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The Official Bryan Talbot fanpage / Articles
 

Warren Ellis reviews
The Adventures of Luther Arkwright

 

This review of the Adventures of Luther Arkwright was added to the site on 18/5/03 and was originally published on the Artbomb site.



Luther Arkwright is probably the single most influential graphic novel to have come out of Britain to date. Bryan Talbot's later The Tale of One Bad Rat is an absolute symphony of the form, showing how to use all the tools correctly to make a work of stunning clarity and emotional power. Luther Arkwright invented the tools. Arkwright informs Alan Moore, Grant Morrison, Neil Gaiman, Garth Ennis, me, and all the rest of us. It's probably Anglophone comics' single most important experimental work. Powered by the British "New Wave" sf of the Sixties, it looked for a way to tell its story in a challenging, information-rich and adult manner. And no-one else had done it. Not even the French comics of the Sixties and early Seventies, with their mad glee at bending the form, had provided the equipment.

So Bryan Talbot invented it.

He took from everywhere - the films of Nick Roeg, head shop culture, 19th Century magazine illustrated, medieval woodcuts, classical portraiture, Sixties collage, Mal Dean and the New Worlds illustrators, anything and bloody everything, and adapted it all to work in the special environment of comics. You can't just "steal" Nic Roeg's cutting - you have to work out how time breaks down in comics, the staccato sequential imaging as opposed to the continuous image, and devise a way to achieve the same effect in a different medium.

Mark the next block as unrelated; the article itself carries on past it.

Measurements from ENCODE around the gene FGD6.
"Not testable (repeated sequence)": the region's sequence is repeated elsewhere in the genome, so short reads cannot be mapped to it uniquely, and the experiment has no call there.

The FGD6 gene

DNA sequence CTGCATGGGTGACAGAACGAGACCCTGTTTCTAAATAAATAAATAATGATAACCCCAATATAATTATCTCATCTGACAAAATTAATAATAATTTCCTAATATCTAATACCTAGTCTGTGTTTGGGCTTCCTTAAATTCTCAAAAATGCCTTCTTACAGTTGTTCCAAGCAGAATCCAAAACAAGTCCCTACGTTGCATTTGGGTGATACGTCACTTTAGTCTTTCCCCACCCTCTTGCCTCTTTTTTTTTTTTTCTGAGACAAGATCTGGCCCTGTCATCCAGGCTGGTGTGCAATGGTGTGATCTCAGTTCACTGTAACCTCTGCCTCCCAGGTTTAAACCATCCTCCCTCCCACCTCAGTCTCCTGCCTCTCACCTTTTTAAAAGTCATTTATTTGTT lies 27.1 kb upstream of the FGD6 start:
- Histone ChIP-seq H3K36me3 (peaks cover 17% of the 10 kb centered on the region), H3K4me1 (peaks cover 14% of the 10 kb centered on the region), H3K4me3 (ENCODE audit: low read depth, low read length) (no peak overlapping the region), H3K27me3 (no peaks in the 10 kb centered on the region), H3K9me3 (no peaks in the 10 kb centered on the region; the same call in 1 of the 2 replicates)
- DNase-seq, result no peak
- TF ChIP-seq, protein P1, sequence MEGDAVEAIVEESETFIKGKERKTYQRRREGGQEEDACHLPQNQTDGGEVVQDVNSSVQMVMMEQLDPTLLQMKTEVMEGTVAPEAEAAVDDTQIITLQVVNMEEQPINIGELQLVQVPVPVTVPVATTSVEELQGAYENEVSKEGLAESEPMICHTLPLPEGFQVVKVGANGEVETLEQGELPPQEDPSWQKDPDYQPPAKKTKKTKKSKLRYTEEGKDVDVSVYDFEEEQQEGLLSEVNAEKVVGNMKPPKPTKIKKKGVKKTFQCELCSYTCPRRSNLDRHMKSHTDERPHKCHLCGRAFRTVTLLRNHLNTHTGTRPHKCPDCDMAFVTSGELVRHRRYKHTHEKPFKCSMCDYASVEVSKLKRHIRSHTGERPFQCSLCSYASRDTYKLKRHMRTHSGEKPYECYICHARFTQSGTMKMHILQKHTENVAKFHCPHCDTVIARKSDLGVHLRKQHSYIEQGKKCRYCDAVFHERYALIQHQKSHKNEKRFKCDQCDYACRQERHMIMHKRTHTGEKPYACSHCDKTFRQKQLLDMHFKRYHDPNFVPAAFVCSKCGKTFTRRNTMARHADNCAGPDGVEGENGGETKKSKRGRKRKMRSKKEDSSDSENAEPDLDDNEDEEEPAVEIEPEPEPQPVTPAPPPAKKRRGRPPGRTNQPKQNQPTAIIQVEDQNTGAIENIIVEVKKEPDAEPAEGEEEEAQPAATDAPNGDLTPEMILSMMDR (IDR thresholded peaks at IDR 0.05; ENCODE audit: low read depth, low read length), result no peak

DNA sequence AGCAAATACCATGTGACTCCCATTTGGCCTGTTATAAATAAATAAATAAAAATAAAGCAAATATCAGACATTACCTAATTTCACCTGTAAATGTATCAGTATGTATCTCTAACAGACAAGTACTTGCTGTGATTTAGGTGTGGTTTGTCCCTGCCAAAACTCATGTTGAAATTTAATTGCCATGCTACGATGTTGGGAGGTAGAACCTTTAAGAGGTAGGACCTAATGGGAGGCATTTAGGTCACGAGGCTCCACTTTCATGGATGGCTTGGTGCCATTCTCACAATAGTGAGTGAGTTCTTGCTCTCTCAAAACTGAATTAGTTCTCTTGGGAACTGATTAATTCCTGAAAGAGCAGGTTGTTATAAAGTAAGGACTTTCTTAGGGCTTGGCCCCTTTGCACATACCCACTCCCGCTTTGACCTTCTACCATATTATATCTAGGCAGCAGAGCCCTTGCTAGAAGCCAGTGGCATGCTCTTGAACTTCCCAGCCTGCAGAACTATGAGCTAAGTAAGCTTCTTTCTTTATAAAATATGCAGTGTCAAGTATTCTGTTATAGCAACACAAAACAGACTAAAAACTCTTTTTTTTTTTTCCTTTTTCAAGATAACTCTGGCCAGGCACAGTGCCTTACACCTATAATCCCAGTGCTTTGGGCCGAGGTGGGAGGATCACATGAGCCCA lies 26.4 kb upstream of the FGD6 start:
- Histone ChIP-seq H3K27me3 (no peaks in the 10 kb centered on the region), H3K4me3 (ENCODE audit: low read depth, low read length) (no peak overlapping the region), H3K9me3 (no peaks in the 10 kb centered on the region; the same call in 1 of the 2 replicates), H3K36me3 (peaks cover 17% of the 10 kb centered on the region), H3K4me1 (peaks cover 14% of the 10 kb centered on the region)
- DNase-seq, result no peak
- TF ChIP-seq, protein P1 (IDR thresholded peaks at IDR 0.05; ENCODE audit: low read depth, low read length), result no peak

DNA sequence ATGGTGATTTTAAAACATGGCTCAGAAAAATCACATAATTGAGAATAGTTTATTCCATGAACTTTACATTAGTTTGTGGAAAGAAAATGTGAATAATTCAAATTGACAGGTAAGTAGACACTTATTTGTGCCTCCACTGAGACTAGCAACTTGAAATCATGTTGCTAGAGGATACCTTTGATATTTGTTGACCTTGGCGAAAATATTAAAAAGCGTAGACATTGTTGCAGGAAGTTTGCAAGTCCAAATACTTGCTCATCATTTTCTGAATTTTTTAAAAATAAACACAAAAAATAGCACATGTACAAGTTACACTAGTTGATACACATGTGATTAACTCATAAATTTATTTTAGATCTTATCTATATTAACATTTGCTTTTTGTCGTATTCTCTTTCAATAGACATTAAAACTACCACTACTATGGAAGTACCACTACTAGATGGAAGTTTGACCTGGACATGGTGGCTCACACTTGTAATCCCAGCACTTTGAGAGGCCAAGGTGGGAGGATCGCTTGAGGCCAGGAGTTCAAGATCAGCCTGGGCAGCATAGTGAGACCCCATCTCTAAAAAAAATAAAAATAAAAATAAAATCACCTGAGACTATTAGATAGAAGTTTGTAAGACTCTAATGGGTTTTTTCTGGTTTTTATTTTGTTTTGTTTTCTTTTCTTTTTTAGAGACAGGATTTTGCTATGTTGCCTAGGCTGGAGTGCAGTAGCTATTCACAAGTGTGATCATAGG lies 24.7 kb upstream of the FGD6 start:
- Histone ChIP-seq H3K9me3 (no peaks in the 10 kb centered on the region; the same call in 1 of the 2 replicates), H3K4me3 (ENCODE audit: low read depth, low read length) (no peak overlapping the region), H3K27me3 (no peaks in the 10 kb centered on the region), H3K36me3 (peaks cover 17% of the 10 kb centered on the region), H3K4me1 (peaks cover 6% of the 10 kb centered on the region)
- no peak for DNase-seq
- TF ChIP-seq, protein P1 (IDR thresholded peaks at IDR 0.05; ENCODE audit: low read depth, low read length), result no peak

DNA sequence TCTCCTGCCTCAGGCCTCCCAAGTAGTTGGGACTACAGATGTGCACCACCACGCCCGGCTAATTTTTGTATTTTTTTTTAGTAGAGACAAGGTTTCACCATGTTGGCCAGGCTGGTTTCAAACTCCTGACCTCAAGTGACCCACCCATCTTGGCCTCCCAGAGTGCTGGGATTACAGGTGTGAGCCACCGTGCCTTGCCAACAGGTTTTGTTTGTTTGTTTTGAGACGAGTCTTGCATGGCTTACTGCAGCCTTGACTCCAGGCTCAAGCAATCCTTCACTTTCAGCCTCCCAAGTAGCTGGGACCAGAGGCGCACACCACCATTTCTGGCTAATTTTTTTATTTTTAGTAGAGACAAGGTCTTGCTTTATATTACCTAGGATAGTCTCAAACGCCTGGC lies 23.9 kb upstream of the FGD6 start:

To correctly service his visionary sf story of a multiverse being destabilised by madmen tunneling through parallel Earths, and the emergent superhuman trapped in a backward Puritan alternative Britain who discovers the actual truth behind the insanity even as he achieves his own conceptual breakthrough, Bryan Talbot had to invent a vocabulary. One that was fifteen years ahead of its time.
Modern comics have now just about caught up with Luther Arkwright's techniques. But it remains one of the medium's richest works of science fiction, is as close to the definition of "novel" as anything on this site, and will always be one of the most explosive creative experiences comics have yet undergone. In all the ways that matter, there is still nothing else like Luther Arkwright.

-- Warren Ellis

Also take a look at Warren's review of Heart of Empire, and the Artbomb site where this review was originally published. For more articles and interviews check out the articles page, and to see what other people have said about Bryan's work see the quotes page. Heart of Empire, The Adventures of Luther Arkwright and the Tale of One Bad Rat all have their own homepages on the site.

 

 
   
The design and content of this page and this entire website is copyright 1999, 2006 by James Robertson: all images are copyright 1999, 2006 by Bryan Talbot